The journey has been so much more than ‘a curriculum review’ for it has inspired us all to re-consider our subjects and to really think about not just the what, but how we teach it.
In Art, Emma has stripped back her entire curriculum to focus on Portraiture. The results are stunning. All Art students start their GCSE course in Year 7, regardless of whether or not they opt for it at the end of Year 8. As well as spending time (24 hours each per year in Years 7 and 8) building the language and definitions of Art, the palette and Art History, Emma uses the grid method and starts Year 7 with a baseline – a drawing without a grid. Over 2 years, she revisits the same picture for assessment and tracks progress. It is astounding. Lessons are uncomplicated, focused and instructive; students watch the expert and then emulate her; the repetition and precision of stroke enabling all to succeed. Its simplicity and impact are powerful. Emma circulates to support her students, providing personalised feedback to each pupil in every lesson. Drawn, sketched art works of portraits are deconstructed (thank you, Daisy) – eyes, mouths, noses – each worked on very precisely until the moment is right to bring them together to craft a face.
In Music, Tim has re-thought his curriculum to enhance vocabulary; his aim that, by the end of Year 7, they know pianissimo from fortissimo; polyphonic from heterophonic. By Year 9, our students know a Beethoven from a Mozart; know and recognise a Williams and a Zimmer, and can articulate and appreciate them musically. All students know notation; all students can write music (not just those who can afford peripatetic lessons); all students play instruments and create – not what Space sounds like which, at best, is cacophonic, but all can play from major and minor scales to Blues improvisations.
In PE, Shaun is working on the knowledge and vocabulary necessary to underpin the theory of his subject. The calf is called the gastrocnemius; the collar-bone the clavicle. In addition to his PE Script, he is also creating a booklet of Sporting Greats. This will consist of moments, people and achievements that he judges all students are entitled to know as masters of the cultural capital of sport: the original Marathon; rugby; Muhammad Ali, Roger Bannister, Pele, Serena and Venus Williams, Ellie Simmonds. He believes that if the PE staff don’t explicitly tell the students, they may never know the endeavours and accomplishments of these amazing people; their dogged determination against the odds, and their astounding sporting prowess. Pupils will be able to rely on the strength of their stories to inspire them in the face of adversity, too, and learn that hard work and resilience are key to success.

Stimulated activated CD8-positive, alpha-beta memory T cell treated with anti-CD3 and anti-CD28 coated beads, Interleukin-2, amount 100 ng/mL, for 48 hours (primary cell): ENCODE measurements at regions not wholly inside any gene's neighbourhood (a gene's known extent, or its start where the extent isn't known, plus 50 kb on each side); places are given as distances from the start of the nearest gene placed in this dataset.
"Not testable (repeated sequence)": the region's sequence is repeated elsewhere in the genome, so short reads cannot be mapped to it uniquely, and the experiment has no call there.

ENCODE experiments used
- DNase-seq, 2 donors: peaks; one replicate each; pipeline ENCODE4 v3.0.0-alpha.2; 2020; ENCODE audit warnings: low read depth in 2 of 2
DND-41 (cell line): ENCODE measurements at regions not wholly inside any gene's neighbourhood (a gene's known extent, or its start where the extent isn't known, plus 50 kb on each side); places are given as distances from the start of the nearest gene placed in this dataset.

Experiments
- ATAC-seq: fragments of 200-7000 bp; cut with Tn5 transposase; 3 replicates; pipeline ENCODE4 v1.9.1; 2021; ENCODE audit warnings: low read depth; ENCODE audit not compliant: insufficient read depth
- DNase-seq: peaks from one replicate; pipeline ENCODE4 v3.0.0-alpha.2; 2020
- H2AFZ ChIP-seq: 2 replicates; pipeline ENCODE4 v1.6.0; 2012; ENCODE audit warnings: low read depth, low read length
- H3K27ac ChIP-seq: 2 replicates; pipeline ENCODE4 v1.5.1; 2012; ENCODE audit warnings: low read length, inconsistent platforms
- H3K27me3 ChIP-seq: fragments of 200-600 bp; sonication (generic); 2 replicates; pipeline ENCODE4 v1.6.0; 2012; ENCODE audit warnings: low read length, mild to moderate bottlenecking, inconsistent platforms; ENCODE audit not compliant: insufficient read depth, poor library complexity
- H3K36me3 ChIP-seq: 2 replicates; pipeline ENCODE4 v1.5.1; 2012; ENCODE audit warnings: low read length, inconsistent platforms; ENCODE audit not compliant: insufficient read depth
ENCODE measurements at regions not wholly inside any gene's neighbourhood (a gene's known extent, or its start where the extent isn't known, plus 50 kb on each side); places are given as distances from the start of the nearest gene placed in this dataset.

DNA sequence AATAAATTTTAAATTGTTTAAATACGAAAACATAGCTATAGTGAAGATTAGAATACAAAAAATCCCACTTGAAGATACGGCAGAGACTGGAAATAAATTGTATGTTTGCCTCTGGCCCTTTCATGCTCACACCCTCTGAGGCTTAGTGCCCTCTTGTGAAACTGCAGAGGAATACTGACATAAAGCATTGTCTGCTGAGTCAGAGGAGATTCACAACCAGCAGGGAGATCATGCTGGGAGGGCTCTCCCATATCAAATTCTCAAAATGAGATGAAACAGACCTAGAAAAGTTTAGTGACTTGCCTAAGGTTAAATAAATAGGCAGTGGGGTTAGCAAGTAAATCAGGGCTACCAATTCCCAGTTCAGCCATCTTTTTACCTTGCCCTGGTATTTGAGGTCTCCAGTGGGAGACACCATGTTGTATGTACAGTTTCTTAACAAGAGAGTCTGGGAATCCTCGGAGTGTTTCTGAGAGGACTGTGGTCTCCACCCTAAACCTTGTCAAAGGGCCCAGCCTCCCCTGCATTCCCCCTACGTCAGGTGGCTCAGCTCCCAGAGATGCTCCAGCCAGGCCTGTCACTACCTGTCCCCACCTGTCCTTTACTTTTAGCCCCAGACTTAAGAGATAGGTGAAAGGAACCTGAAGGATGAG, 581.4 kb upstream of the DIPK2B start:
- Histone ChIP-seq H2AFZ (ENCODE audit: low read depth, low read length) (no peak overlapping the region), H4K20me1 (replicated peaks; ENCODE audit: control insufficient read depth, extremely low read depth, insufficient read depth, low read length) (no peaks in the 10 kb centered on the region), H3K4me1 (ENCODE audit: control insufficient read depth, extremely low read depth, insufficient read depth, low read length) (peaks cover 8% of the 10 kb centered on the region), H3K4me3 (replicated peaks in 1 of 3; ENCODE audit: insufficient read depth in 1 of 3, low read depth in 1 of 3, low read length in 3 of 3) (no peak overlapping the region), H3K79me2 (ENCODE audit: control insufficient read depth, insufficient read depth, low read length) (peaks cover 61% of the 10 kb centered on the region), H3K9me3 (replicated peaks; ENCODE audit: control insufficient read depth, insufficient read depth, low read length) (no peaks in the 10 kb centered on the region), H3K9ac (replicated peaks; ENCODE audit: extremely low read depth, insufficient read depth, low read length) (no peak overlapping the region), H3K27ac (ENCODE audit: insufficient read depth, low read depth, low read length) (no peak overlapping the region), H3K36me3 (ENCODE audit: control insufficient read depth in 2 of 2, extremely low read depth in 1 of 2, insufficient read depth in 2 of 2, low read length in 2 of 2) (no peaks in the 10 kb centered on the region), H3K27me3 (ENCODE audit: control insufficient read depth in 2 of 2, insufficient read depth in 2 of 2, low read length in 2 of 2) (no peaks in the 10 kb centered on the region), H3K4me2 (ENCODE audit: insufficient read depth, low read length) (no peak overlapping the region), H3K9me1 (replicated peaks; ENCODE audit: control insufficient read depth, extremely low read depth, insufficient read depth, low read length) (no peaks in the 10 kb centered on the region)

Every subject has begun this journey and we make greater progress towards our destination every day.
So where’s Curriculum now?
What we are doing will impact upon the futures of our students and change their lives forever.
- We realised that subjects are not the same so they cannot be treated the same. Christine Counsell has been instrumental in that seminal moment of learning. Thank you. We refer to it often. Cumulative v hierarchical. They just are. Let their leaders and teachers take them in their right directions, but don’t expect them to do the same – they don’t; can’t, in fact. Respect them. Consistency exists in behaviour and standards+ but not in subjects.
- Teachers are experts and know how their subjects work. The Head and I line-manage every Department between us. In our weekly meetings, I ask questions – lots of them – to unpick the essence of subjects, and subject leaders use me as a sounding board for their thinking. It’s powerful; I relish our time as it energises and drives practice to pursue perfection.
At this point in time, we are well on our journey of putting all of that curriculum into the highest-quality Knowledge Books and Scripts which have been made by expert teachers for expert teachers and students to work from in class. They have had an enormous impact on reducing staff workload and have enhanced curriculum, and teaching and learning beyond belief. All for another blog, though.
For now, the whole review and challenge of curriculum is brave. It puts teachers in charge of our domains. It puts us back on the ladder of professionalism – with surgeons and barristers – to say we are experts in our subjects and in the teaching of them. We are! SLT MUST TRUST SUBJECT EXPERTS and give the opportunity, time and support to Departments to find their way through this. The Teaching and Learning Lead needs to ask the questions that prompt such depth of thought and unharnesses expertise that will change lives. Equally, SLT must support their staff if the most efficient way is to learn from those who are already on the path to share their experience of the journey.
The greatest rewards, though, are for the students accessing, learning, engaging with curricula previously reserved for the very advantaged. Pupils will be completely engaged in their learning, thinking, asking us amazing questions. There are no behaviour issues (why would you misbehave when you are this engaged?). At the same time, a tangible respect by students (and staff) for staff has emerged. We no longer look like cabin crew (no offence intended) issuing card-sorts, rainbow groups and spending hours on discovery tasks. No more of that: the stage’s sage is back! They are recognised by students, parents, governors and visitors who comment on how clever our staff are (because they work hard and smart to be thus!) with the Saint Martin’s Curriculum that has unclipped wings so teachers teach and all students devour.
Interested in any of this, just contact Saint Martin’s for a visit @Knowledge_Ed or via email@example.com or come to hear more at our first Midlands Knowledge Schools Hub conference on Saturday, 12 May. Click here for tickets.